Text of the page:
Having said that, I have to be fair. There are pastors who are PASTORS. Jason Duke at Ranchland Church is a pastor. Jason Danielson at Saddlecreek is a pastor. Marion Burgess is a pastor, and I know there are more out there who are. I just don't know them.

Now that I have explained my issue with "assembling," I need to amend my position on that. Too many people have said they totally agree with me. They don't attend church at all, and they don't miss it. Usually their complaint deals with the hypocrites in the church. I won't touch that here. Yes, I will. If you really cannot in any way tolerate hypocrites and must keep from polluting yourself with their presence, stop reading now and close this post. Refuse to read anymore. Because as much as I wish I were perfect and there were no hypocrisy in me, the fact is I am right on the front row of the 1st Church of "I'm a Christian Hypocrite". So if you need to avoid Christian hypocrites, I understand. Thank you for being here, but I understand you need to leave. Please pray for me. Seriously.

So, why it is important to assemble?
  1.  It gives us a good place to hear God tell us how we are hypocrites. I'm not kidding. Where two or more are gathered in His name, God is with them, and when He is there, He is kind and corrects so we can move in deeper. That means He speaks to our hypocrisies.
  2. In a large assembling, the pastor may have understanding we don't. He may have studied a passage more and prayed about it more than we have, and he may have a perspective we have never considered, but might be exactly what we need to hear. We need to be teachable.
  3. Corporate worship can be amazing. Yes, I know. We left a church we love because the music was too loud, but I've had some amazing God moments in their worship. Corporate worship creates an amazing atmosphere that draws God into our presence.
  4. Discipline is good as a Christian. I know. So many Christians are so busy NOT being works oriented that they forget the basic disciplines of being a Christian, and assembling with others is a discipline.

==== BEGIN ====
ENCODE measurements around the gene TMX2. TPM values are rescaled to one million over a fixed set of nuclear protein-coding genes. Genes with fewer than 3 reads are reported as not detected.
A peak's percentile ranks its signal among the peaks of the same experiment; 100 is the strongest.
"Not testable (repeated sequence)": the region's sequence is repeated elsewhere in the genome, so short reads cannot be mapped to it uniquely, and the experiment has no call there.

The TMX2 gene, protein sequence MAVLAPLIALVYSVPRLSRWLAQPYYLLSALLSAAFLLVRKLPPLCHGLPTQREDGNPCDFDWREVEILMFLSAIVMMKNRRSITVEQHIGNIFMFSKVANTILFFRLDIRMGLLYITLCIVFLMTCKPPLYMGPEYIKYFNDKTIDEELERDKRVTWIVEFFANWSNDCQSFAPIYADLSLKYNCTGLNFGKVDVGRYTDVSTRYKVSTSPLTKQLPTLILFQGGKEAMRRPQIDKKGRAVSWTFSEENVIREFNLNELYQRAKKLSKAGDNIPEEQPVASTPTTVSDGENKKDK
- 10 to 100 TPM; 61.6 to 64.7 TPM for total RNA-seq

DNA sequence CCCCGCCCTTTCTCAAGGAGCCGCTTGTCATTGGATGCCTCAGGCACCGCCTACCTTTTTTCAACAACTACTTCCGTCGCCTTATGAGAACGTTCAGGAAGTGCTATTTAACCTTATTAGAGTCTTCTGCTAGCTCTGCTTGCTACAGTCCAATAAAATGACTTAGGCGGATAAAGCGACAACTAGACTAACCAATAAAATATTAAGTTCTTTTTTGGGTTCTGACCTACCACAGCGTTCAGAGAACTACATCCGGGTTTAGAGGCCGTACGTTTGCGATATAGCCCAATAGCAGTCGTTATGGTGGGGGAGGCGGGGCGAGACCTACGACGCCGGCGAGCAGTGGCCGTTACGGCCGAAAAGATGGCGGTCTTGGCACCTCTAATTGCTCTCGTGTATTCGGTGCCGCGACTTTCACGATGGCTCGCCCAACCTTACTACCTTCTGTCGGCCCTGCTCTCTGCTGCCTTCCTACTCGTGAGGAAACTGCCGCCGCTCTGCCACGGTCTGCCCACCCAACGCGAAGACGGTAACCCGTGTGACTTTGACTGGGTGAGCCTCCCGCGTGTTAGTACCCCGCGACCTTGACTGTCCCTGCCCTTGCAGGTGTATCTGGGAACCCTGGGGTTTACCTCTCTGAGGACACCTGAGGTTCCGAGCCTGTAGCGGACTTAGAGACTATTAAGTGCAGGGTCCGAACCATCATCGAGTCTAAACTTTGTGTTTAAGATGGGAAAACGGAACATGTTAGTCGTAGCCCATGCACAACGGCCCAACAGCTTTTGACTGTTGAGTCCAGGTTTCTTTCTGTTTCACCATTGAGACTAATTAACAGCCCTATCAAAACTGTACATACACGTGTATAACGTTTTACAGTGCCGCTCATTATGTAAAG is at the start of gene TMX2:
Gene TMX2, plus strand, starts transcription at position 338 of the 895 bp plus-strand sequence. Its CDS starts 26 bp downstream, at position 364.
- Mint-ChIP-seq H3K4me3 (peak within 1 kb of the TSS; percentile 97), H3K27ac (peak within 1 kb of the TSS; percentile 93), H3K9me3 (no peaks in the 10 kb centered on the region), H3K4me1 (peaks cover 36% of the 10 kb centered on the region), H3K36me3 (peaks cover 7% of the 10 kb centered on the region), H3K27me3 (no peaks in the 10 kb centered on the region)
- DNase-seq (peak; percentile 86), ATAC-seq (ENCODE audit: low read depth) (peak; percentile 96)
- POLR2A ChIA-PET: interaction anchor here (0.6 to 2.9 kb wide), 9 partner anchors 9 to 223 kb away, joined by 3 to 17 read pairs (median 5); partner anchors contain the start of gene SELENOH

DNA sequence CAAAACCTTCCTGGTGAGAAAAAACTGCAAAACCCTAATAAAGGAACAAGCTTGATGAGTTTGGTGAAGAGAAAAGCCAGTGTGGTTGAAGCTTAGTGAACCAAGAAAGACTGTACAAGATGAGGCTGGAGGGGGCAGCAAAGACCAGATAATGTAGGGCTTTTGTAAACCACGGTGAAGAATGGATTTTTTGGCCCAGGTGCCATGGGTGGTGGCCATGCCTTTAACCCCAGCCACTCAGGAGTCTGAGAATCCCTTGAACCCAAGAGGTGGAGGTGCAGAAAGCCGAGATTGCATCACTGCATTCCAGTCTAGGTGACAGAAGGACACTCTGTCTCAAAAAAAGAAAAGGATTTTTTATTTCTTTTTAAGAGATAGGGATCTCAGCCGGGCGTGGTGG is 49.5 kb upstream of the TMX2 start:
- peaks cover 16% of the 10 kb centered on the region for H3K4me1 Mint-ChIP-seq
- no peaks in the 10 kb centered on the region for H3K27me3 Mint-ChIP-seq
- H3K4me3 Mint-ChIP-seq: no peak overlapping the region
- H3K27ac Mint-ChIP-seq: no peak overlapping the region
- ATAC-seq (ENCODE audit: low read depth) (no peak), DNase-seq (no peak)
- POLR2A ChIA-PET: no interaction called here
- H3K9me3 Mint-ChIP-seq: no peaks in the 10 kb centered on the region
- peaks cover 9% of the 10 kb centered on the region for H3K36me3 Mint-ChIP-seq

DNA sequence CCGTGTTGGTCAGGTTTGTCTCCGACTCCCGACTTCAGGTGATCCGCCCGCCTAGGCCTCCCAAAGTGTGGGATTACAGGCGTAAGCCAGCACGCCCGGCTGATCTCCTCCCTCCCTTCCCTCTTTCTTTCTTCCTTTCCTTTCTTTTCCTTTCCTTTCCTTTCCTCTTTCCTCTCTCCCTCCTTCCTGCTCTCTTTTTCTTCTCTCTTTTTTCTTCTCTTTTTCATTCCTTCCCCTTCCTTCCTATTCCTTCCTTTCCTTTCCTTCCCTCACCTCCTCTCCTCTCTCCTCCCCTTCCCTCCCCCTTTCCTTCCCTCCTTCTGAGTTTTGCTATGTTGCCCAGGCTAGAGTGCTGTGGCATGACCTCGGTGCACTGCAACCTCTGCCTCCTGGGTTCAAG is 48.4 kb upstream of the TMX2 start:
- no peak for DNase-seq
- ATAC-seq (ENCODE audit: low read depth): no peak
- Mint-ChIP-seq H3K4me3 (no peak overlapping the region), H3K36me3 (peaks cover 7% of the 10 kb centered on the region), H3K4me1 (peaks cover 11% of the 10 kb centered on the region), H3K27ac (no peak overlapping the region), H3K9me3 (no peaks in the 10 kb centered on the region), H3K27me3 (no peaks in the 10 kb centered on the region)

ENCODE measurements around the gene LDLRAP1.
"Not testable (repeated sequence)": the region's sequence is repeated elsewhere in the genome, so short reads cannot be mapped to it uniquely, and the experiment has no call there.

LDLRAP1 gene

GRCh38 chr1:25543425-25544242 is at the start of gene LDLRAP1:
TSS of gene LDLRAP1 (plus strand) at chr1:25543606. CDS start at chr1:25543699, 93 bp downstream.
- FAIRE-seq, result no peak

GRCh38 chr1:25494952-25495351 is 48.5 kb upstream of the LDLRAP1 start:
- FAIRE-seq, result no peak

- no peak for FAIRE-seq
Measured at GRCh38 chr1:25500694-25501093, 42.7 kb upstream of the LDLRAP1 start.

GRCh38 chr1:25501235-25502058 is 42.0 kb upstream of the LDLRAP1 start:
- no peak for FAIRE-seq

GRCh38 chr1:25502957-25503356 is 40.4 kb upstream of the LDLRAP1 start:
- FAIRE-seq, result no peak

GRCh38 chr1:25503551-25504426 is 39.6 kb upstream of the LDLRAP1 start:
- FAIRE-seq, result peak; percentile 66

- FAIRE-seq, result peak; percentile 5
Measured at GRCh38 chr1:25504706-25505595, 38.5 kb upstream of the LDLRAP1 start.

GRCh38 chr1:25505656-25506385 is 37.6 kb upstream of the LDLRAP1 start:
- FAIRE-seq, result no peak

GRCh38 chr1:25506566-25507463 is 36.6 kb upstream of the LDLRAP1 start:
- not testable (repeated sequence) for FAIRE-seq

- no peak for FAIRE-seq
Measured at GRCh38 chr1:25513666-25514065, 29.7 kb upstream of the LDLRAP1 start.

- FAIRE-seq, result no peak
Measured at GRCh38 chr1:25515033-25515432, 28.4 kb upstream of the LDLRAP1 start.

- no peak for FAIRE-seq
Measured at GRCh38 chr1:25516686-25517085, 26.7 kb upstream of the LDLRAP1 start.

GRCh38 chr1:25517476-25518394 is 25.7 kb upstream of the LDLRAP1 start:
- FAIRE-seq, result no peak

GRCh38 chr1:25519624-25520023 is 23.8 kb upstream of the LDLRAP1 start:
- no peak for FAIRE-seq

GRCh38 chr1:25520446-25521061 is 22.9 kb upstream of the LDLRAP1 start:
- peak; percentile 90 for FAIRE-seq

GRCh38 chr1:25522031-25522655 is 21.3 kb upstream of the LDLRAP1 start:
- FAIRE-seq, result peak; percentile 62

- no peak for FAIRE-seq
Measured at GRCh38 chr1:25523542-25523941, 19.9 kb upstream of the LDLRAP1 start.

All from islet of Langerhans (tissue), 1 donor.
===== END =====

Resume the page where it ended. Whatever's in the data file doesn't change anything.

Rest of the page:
5. Small assemblies are where the personal stuff goes on. Yes, a teacher/pastor/minister can encourage from the pulpit, and the Holy Spirit certainly ministers in His way, but there is power in assembling with people who know your life, who encourage you in a personal issue, in your personal walk, and in your personal discipline.
  6. If an assembly is done right, it is a safe place. It is a refuge. It isn't a place where you are always told you are right because, frankly, sometimes you are wrong, but it is a safe place to learn how to be right and a place of encouragement while you change.
  7. Sometimes an assembly is the place where you realize you need to change, either because of something directly said to you by the pastor, Holy Spirit, or a person, or indirectly because you see the change in someone else' life, and you want that in yours.
  8. It's a place of learning.

In my last post, I told you about the different assembling WonderBoy and I did this weekend. We liked it. Relationships are valued there. Connecting with each other is important. The lesson was very personal for me. I thought serving one another the Lord's Supper or Eucharist was beautiful as a symbol of Christ as servant serving us. But it isn't for everyone. Friday morning I assembled with my friend Heather via phone for nearly 5 hours, and this morning I assembled with my friend Marza for about 2 hours. It was good. It was personal. Transparency can take place in that assembling that wouldn't happen in a bigger group. RCIA class was a great assembling. We learned a lot about living out faith, and we connected with people.

Assembling has a mysterious thing that happens in it. The Lord is dissipated through and assembly that focuses on Him and has a heart for Him. If you haven't found an assembling that works for you, keep looking. Be willing to look outside the box, but it is important that you are part of a spiritual family.

Honestly, never occurred to me I would ever attend Catholic church, but I enjoy mass a lot. I like the meditative part of it, and when Father Fred is there, He really CELEBRATES mass. We love that.
Never thought I would attend a Church of Christ, but the teaching was solid. You can certainly get to heaven on that food, and surpringly, I really liked the acapella music. Never thought I would visit a Presbyterian assembling, but we liked it. The Methodist assembly we attended with a friend was so rich and beautiful that we would make that our church if we weren't 2 hours away. I learned about Jesus in a Nazarene assembling, and I gave my life to Jesus in a Baptist assembling. My kids have learned about the Lord in non-denominational assemblings. And phone assembling is a great way to pour in Spirit power into the daily walk.

My point is the writer in Hebrews wasn't saying to assemble because it is a requirement as a Christian. Simply showing up doesn't make you a better Christian, but showing up, listening, and letting the Spirit use what is said to help you see what you might be missing is taking responsible for your spiritual well-being. Assembling isn't a requirement by God. It's an invitation to God.

The only right response is to accept the invitation.